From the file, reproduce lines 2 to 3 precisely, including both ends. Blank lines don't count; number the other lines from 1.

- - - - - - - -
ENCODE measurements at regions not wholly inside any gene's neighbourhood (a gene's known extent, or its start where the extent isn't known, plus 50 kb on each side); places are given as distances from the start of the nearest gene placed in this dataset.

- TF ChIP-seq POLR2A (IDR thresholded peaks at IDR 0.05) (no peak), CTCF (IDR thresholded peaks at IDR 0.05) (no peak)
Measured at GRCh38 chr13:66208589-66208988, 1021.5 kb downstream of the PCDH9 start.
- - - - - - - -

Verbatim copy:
- TF ChIP-seq POLR2A (IDR thresholded peaks at IDR 0.05) (no peak), CTCF (IDR thresholded peaks at IDR 0.05) (no peak)
Measured at GRCh38 chr13:66208589-66208988, 1021.5 kb downstream of the PCDH9 start.